Painting with watercolors without damaging the paper

Reader Question: Can you explain how to paint with watercolors without damaging the paper?

The damage that can be done to watercolor paper depends on what kinds of techniques you like to use. If you like to implement heavy washes and perform rough rubbing, scraping and blending techniques on the paper, you should take note of these things you can do to avoid damaging your paper when you are painting with watercolors:  

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You don't need to prepare a watercolor canvas in any special way (such as washing it off) before using it. As soon as you unwrap the watercolor canvas from its plastic wrap, you can go ahead and start painting on it with your watercolors.

  1. To start with, be sure to use good quality watercolor paper. Watercolor paper that is listed as "Artist Quality" is better than the papers labeled "Student Quality". My favorite watercolor papers are by Fabriano and Arches. Artist quality paper can vary, so make sure you buy heavy paper (300lb is good) made from 100% cotton fibers (sometimes called rag paper). This paper will be strong enough to withstand a lot of rubbing and scraping. Paper that isn't heavy enough will also have a tendency to buckle, bend and warp when the paints are added. You can buy student quality paper that meets these requirements, but it's usually lighter and made with cheaper fibers. You can learn more about watercolor paper here.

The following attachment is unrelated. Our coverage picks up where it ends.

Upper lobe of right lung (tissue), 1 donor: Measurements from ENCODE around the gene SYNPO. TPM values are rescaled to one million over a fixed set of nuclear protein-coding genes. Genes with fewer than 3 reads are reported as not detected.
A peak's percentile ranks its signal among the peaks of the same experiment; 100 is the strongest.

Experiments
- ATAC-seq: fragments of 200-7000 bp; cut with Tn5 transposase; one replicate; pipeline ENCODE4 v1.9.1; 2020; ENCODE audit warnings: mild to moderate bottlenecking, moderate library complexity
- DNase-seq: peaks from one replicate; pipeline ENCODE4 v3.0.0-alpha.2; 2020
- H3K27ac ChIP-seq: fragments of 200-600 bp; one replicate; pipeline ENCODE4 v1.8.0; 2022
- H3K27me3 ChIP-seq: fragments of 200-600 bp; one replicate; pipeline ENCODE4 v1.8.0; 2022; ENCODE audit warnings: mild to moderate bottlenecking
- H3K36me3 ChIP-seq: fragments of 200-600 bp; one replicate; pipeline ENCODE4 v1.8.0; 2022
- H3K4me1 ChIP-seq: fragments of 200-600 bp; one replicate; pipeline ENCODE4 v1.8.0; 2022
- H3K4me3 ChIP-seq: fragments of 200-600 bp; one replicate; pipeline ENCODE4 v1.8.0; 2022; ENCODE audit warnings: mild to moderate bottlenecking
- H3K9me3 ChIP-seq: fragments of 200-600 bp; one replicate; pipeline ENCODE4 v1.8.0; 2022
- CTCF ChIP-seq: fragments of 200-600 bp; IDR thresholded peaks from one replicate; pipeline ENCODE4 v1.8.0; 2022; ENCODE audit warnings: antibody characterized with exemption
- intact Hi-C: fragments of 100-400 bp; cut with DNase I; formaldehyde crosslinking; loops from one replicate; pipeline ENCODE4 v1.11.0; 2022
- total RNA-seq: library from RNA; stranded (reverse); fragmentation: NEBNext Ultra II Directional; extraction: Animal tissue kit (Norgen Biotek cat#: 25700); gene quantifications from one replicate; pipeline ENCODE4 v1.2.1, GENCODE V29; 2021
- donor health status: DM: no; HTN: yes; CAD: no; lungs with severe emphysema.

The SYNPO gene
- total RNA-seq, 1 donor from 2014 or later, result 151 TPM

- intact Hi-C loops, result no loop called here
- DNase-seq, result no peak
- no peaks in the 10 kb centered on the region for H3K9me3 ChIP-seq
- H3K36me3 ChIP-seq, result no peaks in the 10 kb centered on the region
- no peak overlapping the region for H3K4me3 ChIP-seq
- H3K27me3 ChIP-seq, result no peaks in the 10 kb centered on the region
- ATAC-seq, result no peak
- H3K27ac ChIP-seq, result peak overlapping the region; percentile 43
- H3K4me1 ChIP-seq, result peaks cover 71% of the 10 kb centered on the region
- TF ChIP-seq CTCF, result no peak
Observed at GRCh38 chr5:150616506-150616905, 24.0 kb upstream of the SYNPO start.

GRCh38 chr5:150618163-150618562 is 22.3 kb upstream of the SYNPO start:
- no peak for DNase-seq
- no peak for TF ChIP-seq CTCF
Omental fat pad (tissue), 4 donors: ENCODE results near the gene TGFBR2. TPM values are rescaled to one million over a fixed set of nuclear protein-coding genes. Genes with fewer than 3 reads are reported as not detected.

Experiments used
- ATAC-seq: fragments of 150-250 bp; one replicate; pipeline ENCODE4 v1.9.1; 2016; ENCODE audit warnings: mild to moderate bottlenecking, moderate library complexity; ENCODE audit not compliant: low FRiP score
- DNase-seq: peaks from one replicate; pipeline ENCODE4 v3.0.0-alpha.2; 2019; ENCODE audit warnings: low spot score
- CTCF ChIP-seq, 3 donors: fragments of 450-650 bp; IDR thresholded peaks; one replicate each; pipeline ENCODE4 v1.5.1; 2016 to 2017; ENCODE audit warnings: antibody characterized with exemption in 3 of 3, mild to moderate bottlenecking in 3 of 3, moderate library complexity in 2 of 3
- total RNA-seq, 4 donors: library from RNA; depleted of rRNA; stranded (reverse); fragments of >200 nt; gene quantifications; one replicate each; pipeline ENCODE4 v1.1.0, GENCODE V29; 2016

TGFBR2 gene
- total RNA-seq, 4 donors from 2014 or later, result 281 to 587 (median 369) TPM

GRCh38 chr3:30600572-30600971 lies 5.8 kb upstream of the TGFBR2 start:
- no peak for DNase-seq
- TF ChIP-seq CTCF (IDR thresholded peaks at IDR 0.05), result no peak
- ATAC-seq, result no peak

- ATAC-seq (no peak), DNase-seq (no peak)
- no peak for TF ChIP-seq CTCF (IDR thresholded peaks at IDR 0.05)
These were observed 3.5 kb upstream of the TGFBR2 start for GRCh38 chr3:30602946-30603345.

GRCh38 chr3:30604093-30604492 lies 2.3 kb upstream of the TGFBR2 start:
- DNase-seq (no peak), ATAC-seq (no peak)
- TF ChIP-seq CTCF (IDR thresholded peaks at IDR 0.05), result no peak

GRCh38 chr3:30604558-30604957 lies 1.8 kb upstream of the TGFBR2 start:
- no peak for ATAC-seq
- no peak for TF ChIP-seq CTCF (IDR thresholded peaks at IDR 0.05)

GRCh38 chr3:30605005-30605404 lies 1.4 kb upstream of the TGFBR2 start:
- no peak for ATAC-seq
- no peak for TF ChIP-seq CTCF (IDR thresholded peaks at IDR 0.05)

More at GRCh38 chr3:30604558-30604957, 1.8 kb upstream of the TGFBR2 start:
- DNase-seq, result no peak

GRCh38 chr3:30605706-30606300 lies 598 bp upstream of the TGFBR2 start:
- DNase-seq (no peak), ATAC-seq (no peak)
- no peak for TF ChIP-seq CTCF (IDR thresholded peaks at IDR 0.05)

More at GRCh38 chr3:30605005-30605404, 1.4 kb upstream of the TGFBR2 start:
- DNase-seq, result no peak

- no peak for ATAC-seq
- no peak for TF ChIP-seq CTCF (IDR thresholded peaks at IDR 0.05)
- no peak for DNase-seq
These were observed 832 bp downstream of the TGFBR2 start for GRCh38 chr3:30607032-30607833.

2. When you start the painting, try not to apply too much paint to any one area. If you overload part of the paper with paint, then decide to re-wet it and rub it out and try over again, there can be a danger of damaging the paper. Start your painting slowly and carefully to avoid adding too much paint at once.
  3. Try not to rub your paintbrush into the paper too much or too hard. When you do this, the hairs of the brush will rub off the fibers on the paper, causing noticeable damage. Always approach your watercolor painting with a light touch to avoid damage caused by the brush.

Hope that helps, and best of luck with your watercolor paintings!

Learn more about Watercolor Painting.